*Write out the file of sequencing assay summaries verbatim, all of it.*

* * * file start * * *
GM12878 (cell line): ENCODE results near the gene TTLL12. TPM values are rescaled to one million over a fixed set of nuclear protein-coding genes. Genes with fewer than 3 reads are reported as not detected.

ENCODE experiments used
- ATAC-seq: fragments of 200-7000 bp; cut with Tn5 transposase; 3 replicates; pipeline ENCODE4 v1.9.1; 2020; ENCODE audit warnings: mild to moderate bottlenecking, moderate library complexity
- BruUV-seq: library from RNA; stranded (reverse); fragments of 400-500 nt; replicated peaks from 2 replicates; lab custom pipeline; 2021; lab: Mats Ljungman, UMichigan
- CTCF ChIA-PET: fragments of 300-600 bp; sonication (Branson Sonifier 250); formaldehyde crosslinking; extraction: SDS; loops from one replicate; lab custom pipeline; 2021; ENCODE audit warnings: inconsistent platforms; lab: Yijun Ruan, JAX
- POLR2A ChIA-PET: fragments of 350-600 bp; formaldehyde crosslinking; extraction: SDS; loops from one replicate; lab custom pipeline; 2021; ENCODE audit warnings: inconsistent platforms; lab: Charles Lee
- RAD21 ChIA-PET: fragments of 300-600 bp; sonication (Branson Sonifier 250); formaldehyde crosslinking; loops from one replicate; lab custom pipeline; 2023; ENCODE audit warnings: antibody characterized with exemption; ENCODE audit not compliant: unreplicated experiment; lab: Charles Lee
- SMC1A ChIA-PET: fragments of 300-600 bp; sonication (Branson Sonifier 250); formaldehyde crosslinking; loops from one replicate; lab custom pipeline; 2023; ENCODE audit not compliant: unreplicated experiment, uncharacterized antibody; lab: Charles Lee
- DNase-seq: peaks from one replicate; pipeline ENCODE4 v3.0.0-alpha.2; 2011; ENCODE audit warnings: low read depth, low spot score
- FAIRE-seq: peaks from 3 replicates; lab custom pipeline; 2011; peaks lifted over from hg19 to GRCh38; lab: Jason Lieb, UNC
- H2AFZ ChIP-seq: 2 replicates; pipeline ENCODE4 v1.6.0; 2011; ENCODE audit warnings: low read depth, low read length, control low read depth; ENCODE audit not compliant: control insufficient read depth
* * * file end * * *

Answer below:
GM12878 (cell line): ENCODE results near the gene TTLL12. TPM values are rescaled to one million over a fixed set of nuclear protein-coding genes. Genes with fewer than 3 reads are reported as not detected.

ENCODE experiments used
- ATAC-seq: fragments of 200-7000 bp; cut with Tn5 transposase; 3 replicates; pipeline ENCODE4 v1.9.1; 2020; ENCODE audit warnings: mild to moderate bottlenecking, moderate library complexity
- BruUV-seq: library from RNA; stranded (reverse); fragments of 400-500 nt; replicated peaks from 2 replicates; lab custom pipeline; 2021; lab: Mats Ljungman, UMichigan
- CTCF ChIA-PET: fragments of 300-600 bp; sonication (Branson Sonifier 250); formaldehyde crosslinking; extraction: SDS; loops from one replicate; lab custom pipeline; 2021; ENCODE audit warnings: inconsistent platforms; lab: Yijun Ruan, JAX
- POLR2A ChIA-PET: fragments of 350-600 bp; formaldehyde crosslinking; extraction: SDS; loops from one replicate; lab custom pipeline; 2021; ENCODE audit warnings: inconsistent platforms; lab: Charles Lee
- RAD21 ChIA-PET: fragments of 300-600 bp; sonication (Branson Sonifier 250); formaldehyde crosslinking; loops from one replicate; lab custom pipeline; 2023; ENCODE audit warnings: antibody characterized with exemption; ENCODE audit not compliant: unreplicated experiment; lab: Charles Lee
- SMC1A ChIA-PET: fragments of 300-600 bp; sonication (Branson Sonifier 250); formaldehyde crosslinking; loops from one replicate; lab custom pipeline; 2023; ENCODE audit not compliant: unreplicated experiment, uncharacterized antibody; lab: Charles Lee
- DNase-seq: peaks from one replicate; pipeline ENCODE4 v3.0.0-alpha.2; 2011; ENCODE audit warnings: low read depth, low spot score
- FAIRE-seq: peaks from 3 replicates; lab custom pipeline; 2011; peaks lifted over from hg19 to GRCh38; lab: Jason Lieb, UNC
- H2AFZ ChIP-seq: 2 replicates; pipeline ENCODE4 v1.6.0; 2011; ENCODE audit warnings: low read depth, low read length, control low read depth; ENCODE audit not compliant: control insufficient read depth